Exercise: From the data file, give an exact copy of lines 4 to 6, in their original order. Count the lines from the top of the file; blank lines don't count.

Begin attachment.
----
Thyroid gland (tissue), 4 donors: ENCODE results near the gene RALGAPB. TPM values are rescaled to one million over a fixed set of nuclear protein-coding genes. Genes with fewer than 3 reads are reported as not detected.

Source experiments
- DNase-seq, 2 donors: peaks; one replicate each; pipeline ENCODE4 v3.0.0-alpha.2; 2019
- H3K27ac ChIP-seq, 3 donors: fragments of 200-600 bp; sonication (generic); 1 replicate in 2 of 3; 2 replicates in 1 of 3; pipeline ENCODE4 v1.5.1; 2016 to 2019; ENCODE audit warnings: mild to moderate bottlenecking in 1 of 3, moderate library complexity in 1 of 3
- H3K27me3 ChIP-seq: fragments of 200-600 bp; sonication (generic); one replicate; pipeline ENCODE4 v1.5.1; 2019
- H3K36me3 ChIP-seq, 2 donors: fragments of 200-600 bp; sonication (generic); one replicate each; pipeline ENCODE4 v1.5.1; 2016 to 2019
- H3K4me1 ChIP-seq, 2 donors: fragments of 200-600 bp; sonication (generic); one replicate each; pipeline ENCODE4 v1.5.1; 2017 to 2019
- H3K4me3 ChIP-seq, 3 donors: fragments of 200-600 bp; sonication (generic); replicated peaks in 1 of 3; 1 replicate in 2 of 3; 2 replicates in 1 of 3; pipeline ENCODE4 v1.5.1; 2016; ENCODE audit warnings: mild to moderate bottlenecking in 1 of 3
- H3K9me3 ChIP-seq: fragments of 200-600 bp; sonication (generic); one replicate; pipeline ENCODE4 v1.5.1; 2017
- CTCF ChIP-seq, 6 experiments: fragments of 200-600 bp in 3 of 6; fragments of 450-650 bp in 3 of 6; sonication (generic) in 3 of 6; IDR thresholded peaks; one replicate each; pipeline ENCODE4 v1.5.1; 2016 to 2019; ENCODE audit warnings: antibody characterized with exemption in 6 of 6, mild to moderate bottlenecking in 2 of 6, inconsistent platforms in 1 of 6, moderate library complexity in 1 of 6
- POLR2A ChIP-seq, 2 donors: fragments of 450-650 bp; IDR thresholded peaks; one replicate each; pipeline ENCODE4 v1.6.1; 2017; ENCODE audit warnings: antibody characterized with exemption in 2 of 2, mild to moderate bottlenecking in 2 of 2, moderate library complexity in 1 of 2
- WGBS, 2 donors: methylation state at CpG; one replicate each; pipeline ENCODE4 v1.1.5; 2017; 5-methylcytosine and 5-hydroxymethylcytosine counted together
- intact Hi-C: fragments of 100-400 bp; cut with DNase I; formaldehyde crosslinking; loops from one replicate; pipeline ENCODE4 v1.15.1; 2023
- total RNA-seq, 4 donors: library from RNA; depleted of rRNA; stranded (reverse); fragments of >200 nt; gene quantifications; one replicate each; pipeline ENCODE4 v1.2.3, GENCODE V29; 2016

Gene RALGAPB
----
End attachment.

- H3K27ac ChIP-seq, 3 donors: fragments of 200-600 bp; sonication (generic); 1 replicate in 2 of 3; 2 replicates in 1 of 3; pipeline ENCODE4 v1.5.1; 2016 to 2019; ENCODE audit warnings: mild to moderate bottlenecking in 1 of 3, moderate library complexity in 1 of 3
- H3K27me3 ChIP-seq: fragments of 200-600 bp; sonication (generic); one replicate; pipeline ENCODE4 v1.5.1; 2019
- H3K36me3 ChIP-seq, 2 donors: fragments of 200-600 bp; sonication (generic); one replicate each; pipeline ENCODE4 v1.5.1; 2016 to 2019